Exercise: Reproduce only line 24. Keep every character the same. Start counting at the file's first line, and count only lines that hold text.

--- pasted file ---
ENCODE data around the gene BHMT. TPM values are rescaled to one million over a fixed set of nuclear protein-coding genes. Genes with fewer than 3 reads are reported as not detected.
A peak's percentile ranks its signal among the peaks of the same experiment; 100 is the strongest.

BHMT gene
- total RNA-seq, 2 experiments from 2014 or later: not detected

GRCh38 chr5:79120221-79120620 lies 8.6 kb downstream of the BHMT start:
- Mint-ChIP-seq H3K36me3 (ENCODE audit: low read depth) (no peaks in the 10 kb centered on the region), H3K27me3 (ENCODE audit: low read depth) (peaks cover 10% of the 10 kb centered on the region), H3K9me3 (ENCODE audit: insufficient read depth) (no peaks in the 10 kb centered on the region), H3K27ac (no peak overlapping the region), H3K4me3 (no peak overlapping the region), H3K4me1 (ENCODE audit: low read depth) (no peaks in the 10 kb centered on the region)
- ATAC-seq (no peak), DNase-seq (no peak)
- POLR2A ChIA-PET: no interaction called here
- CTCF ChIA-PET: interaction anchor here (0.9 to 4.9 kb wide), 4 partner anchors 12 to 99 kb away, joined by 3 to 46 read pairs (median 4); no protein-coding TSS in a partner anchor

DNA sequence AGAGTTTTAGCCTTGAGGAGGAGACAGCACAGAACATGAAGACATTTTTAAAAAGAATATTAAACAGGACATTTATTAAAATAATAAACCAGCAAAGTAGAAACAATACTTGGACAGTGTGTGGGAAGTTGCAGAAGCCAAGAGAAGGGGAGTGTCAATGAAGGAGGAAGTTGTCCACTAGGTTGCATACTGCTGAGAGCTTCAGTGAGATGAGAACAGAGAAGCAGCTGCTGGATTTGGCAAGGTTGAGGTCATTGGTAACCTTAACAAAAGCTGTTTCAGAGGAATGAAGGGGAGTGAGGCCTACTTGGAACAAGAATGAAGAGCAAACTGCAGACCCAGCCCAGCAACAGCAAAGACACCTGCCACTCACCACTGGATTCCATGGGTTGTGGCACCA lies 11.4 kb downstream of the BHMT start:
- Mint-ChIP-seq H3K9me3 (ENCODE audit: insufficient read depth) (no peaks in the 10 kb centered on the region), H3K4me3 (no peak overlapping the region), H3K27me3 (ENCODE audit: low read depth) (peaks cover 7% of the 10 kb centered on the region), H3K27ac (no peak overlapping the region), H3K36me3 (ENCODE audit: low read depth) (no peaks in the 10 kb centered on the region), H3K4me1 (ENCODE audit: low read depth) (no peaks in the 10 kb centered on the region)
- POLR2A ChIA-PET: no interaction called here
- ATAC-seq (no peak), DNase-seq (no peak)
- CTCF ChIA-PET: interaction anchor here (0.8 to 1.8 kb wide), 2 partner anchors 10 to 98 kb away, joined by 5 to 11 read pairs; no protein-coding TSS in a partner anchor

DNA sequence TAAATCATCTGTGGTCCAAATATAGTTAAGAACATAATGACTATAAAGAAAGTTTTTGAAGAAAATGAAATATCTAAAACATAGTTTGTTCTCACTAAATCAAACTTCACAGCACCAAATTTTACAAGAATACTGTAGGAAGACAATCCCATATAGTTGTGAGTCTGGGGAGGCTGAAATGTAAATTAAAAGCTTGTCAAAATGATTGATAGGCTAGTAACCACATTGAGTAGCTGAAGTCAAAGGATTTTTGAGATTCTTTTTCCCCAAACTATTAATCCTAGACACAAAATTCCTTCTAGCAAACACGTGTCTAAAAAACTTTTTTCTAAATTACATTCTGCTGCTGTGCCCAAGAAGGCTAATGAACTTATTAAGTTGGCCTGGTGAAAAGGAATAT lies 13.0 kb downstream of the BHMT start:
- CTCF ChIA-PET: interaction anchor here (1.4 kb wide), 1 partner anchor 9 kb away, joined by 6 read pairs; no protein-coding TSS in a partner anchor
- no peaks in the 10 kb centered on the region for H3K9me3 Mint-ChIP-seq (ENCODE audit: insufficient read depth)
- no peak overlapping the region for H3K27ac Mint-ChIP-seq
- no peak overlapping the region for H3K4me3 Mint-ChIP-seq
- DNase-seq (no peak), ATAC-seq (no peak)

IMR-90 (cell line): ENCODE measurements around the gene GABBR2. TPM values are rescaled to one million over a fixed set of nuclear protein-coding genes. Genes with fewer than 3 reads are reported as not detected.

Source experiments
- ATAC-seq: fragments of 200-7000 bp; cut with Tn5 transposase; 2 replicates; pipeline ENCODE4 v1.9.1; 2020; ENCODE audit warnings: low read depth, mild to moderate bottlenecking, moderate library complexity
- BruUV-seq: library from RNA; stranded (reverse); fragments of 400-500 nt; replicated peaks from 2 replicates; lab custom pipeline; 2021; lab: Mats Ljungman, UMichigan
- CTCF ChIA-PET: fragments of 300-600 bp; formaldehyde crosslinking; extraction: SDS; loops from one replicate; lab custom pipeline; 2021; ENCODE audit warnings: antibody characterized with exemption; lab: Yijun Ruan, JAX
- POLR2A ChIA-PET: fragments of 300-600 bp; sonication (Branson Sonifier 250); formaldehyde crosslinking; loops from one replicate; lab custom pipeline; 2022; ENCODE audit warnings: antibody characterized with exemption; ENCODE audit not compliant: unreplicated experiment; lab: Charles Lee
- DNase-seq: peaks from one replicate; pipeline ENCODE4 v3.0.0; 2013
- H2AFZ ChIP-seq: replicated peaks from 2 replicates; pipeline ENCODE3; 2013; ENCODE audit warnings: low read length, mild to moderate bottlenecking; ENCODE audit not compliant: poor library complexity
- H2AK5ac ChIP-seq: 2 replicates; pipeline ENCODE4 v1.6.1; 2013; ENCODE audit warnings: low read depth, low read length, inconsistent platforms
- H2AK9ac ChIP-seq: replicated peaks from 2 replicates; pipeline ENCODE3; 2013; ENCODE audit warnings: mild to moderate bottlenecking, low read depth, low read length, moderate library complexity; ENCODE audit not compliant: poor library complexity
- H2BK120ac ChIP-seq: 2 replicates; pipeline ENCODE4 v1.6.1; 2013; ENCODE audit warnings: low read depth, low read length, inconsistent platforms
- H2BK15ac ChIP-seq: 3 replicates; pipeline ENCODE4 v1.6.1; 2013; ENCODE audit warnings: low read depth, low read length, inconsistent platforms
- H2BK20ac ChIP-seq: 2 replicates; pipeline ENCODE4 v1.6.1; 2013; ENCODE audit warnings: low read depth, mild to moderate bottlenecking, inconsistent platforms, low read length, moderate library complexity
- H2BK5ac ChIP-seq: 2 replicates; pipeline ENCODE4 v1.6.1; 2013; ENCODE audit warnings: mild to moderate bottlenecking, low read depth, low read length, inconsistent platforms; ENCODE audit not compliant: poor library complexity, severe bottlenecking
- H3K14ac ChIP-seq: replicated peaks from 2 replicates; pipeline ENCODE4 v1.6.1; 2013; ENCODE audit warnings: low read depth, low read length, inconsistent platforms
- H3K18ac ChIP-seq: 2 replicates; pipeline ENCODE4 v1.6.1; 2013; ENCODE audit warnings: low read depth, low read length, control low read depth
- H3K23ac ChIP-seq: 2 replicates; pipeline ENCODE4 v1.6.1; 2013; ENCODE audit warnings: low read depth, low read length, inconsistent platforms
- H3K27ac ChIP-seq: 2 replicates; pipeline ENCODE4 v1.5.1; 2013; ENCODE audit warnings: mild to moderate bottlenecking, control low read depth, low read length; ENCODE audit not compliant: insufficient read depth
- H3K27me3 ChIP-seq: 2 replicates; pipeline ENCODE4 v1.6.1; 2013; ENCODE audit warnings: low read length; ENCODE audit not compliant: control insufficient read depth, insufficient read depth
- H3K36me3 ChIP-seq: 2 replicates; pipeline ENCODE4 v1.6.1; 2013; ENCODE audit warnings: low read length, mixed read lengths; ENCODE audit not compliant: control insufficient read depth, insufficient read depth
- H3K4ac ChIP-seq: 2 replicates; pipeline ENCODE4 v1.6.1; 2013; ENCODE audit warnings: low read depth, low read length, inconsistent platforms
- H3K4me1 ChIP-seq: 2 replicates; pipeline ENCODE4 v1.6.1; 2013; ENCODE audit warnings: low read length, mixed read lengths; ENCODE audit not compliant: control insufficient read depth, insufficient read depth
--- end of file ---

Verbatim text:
- BruUV-seq: library from RNA; stranded (reverse); fragments of 400-500 nt; replicated peaks from 2 replicates; lab custom pipeline; 2021; lab: Mats Ljungman, UMichigan